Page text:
"…Allen’s investigation of the moral decline of society had been limited to acts which, while clearly immoral, were rarely illegal. In Crimes and Misdemeanors…the main character, Judah Rosenthal, comes to ‘see’ that in a world devoid of divine presence, all acts are permissible, even murder.
"The apparent philosophical despair of this film, in which the most moral individual, Ben, is shown gradually going blind, has been taken by many to symbolize Allen’s ultimate sense of hopelessness. All of the supposedly virtuous characters are shown wearing glasses because of their inability to see the true nature of the world. As the film progresses, one character, Halley, is apparently able to discard her glasses only after she has also discarded her values by agreeing to marry an arrogant, pompous but successful TV producer Lester. Allen’s character, Cliff Stern, is punished for his commitment to his beliefs as we see him lose everything he cared for: his love, his work, and even his spiritual mentor, the philosophy professor Louis Levy who, like Primo Levi, survived the Holocaust but responds to the petty immoralities of eveytday life by killing himself.
“Most ominously, Judah, who bears the name of one of the greatest fighters for traditional Jewish values and heritage, betrays the faith of his father Sol by not only committing a murder, but also renouncing the consequenses of his guilt in a universe which he declares to be indifferent to our actions.”
Actually, Woody Allen blinked in this film by rationalizing the murder. In two ways:
1] He clearly portrays the murdered mistress, Dolores, as a neurotic demon from hell bent on destroying his marriage by exposing their relationship to Judah’s wife. He tries to escape the noose by talking her out of it first…but she won’t go along with him.
2] He clearly shows the moral agony Judah endured as he genuinely wrestled with the searing ambivalence of hiring someone to kill the woman.
Suppose, instead, the mistress was nothing like that at all? Suppose she was an enormously appealing woman? Suppose he wanted her dead for a far less weighty reason? He just got tired of her and had her killed so there was never any possibility at all of this wife finding out. And, in turn, suppose he reacted to her death as he might react to a mere inconvenience in his life? Suppose her death didn’t bother him at all?
In other words, it is still the same Godless universe in both scenarios…one where all human behaviors are essentially interchangable in the end. Now that is something most folks find particularly unnerving, right?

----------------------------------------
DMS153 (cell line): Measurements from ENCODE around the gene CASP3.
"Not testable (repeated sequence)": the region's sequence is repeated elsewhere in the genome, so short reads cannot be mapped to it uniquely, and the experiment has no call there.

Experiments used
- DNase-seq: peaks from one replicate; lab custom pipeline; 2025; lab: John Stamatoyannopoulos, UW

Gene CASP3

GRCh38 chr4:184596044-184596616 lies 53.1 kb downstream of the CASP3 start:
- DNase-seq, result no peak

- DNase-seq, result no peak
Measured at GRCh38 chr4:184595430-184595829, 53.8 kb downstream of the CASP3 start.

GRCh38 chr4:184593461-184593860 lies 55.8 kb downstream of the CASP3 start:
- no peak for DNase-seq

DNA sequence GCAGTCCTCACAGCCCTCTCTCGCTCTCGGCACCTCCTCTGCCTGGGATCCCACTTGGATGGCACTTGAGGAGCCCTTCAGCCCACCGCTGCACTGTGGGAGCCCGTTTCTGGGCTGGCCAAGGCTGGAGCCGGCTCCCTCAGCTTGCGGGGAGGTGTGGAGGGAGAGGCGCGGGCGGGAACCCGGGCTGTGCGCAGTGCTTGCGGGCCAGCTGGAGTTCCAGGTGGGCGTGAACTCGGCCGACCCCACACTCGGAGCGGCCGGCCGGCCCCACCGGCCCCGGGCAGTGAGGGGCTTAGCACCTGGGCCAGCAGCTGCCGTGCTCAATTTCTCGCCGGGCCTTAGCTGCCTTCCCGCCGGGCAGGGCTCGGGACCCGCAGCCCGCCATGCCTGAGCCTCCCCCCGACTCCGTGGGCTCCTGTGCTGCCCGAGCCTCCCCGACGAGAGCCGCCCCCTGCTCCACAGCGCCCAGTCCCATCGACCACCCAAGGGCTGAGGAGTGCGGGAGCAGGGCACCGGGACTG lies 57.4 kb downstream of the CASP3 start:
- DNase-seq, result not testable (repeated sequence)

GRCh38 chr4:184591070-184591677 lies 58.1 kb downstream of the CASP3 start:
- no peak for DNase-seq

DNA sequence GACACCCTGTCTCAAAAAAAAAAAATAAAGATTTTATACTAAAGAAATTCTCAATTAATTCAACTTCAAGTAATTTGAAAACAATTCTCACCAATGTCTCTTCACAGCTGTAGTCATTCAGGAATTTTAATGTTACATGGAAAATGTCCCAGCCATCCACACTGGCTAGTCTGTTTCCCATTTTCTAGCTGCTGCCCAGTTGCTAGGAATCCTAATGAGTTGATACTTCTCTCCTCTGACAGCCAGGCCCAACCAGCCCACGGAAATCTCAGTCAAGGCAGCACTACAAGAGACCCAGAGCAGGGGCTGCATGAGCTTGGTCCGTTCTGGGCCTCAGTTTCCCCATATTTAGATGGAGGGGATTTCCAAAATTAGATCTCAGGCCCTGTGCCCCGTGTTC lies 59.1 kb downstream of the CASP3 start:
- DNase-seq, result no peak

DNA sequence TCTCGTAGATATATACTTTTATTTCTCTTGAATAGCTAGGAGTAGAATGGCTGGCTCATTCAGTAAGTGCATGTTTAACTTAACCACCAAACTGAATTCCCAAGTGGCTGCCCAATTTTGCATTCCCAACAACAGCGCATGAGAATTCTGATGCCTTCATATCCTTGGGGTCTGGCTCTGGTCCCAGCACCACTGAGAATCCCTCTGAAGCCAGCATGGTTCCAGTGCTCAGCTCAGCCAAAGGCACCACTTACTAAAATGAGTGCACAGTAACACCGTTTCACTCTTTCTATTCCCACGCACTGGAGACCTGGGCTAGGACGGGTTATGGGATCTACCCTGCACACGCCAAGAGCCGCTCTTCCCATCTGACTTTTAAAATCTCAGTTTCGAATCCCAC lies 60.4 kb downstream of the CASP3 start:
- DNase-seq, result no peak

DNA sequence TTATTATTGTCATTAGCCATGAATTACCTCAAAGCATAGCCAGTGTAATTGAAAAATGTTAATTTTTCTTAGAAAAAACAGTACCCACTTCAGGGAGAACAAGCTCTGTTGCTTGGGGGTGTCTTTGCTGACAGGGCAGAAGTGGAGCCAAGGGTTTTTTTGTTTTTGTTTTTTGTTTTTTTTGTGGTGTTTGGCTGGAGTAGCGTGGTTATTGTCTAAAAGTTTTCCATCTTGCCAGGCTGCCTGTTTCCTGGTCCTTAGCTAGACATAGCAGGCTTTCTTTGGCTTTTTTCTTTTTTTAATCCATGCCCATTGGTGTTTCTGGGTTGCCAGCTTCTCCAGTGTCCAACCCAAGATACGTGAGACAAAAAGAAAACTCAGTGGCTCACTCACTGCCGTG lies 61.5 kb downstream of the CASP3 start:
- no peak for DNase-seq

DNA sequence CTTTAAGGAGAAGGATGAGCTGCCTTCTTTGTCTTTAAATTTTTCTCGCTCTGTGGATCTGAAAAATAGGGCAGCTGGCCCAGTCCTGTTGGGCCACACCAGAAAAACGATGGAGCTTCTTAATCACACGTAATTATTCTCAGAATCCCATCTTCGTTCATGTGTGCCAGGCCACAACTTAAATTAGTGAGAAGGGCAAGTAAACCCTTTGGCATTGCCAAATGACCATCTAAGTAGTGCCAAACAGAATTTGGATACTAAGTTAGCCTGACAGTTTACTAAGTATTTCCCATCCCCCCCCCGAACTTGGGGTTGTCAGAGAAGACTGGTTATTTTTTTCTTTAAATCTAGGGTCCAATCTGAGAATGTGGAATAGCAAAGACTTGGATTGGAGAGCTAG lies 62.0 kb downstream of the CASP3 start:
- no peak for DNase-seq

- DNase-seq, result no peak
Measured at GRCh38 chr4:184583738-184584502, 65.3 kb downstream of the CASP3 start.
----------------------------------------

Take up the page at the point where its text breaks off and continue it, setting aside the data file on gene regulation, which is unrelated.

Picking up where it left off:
From the film Crimes and Misdemeaners:
'Our entire adult lives you and I have been having this same converstation in one form or another.
‘Yes, I know. It’s a fundamental difference in how we view the world. You see it as harsh and empty of vaules and pitiless, and I couldn’t go on living if I didn’t feel it with all my heart a moral structure, with real meaning, and forgivenesss, and some kind of higher power, otherwise there’s no basis to know how live!’
“When Ben says that they have moved from ‘a small infidelity to the meaning of existence’, he suggests an interpretation of both the film’s title and the interrelationship between its two plotlines. How one acts to deal with ‘a small infidelity’ determines one’s position on the very ‘meaning of existence’. The distance between such small misdemeanors and unforgivable crimes is much shorter than normally thought, once one has rejected all notions of values and responsibilty.”
This is the way the world actually functions, in my view. Once God is gone, all is permitted. But that does not mean we are not compelled to come up with our own moral compass. We are and most do. It suggests only that whichever one we do come up with is merely an existential reflection of how we choose to live. There is no Right or Wrong way. And it is, in my opinion, the visercal psychological repugnance that many feel trying to imagine a world like that [the world as it really is] that motivates psychological defense mechanisms to kick in in order to rescue us from an essentially absurd and meaningless world. God thus is simply the mother of all psychological defense mechanisms. We embrace God because, among other things, God stands for Divine Justice.
And for some who cannot believe in God, there is Reason. But there is no more or less ratioanl or logical manner in which to differentiate moral from immoral behavior in a Godless universe. How could there be when the vantage point of a mere mortal is inherently existential?